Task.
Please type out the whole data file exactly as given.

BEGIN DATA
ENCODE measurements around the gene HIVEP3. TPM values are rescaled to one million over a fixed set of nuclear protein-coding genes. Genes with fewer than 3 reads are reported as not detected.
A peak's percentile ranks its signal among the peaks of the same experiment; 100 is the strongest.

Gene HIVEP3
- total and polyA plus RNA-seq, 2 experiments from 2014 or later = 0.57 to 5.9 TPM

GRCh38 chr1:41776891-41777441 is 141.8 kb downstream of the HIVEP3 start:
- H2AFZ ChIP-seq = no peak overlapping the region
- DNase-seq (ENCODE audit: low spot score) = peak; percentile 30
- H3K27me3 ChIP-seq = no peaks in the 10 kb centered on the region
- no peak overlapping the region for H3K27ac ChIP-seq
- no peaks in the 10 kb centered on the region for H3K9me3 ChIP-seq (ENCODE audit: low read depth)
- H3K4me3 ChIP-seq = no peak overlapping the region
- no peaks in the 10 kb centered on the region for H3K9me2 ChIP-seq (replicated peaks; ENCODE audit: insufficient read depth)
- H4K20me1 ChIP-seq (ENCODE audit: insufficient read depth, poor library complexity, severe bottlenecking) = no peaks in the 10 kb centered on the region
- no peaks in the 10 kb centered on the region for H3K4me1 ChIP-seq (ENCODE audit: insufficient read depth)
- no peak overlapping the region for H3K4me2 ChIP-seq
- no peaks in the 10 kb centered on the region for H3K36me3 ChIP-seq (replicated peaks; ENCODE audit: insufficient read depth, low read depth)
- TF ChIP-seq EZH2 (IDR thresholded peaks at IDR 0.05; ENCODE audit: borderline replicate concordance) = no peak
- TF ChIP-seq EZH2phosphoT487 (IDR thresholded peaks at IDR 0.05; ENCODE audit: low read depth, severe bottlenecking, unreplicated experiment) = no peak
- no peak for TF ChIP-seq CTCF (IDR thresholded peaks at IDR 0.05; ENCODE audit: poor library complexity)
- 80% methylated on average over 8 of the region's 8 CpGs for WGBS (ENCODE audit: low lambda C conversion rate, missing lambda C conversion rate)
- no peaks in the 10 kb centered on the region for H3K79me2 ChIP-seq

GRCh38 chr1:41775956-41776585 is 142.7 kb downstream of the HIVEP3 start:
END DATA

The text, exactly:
ENCODE measurements around the gene HIVEP3. TPM values are rescaled to one million over a fixed set of nuclear protein-coding genes. Genes with fewer than 3 reads are reported as not detected.
A peak's percentile ranks its signal among the peaks of the same experiment; 100 is the strongest.

Gene HIVEP3
- total and polyA plus RNA-seq, 2 experiments from 2014 or later = 0.57 to 5.9 TPM

GRCh38 chr1:41776891-41777441 is 141.8 kb downstream of the HIVEP3 start:
- H2AFZ ChIP-seq = no peak overlapping the region
- DNase-seq (ENCODE audit: low spot score) = peak; percentile 30
- H3K27me3 ChIP-seq = no peaks in the 10 kb centered on the region
- no peak overlapping the region for H3K27ac ChIP-seq
- no peaks in the 10 kb centered on the region for H3K9me3 ChIP-seq (ENCODE audit: low read depth)
- H3K4me3 ChIP-seq = no peak overlapping the region
- no peaks in the 10 kb centered on the region for H3K9me2 ChIP-seq (replicated peaks; ENCODE audit: insufficient read depth)
- H4K20me1 ChIP-seq (ENCODE audit: insufficient read depth, poor library complexity, severe bottlenecking) = no peaks in the 10 kb centered on the region
- no peaks in the 10 kb centered on the region for H3K4me1 ChIP-seq (ENCODE audit: insufficient read depth)
- no peak overlapping the region for H3K4me2 ChIP-seq
- no peaks in the 10 kb centered on the region for H3K36me3 ChIP-seq (replicated peaks; ENCODE audit: insufficient read depth, low read depth)
- TF ChIP-seq EZH2 (IDR thresholded peaks at IDR 0.05; ENCODE audit: borderline replicate concordance) = no peak
- TF ChIP-seq EZH2phosphoT487 (IDR thresholded peaks at IDR 0.05; ENCODE audit: low read depth, severe bottlenecking, unreplicated experiment) = no peak
- no peak for TF ChIP-seq CTCF (IDR thresholded peaks at IDR 0.05; ENCODE audit: poor library complexity)
- 80% methylated on average over 8 of the region's 8 CpGs for WGBS (ENCODE audit: low lambda C conversion rate, missing lambda C conversion rate)
- no peaks in the 10 kb centered on the region for H3K79me2 ChIP-seq

GRCh38 chr1:41775956-41776585 is 142.7 kb downstream of the HIVEP3 start: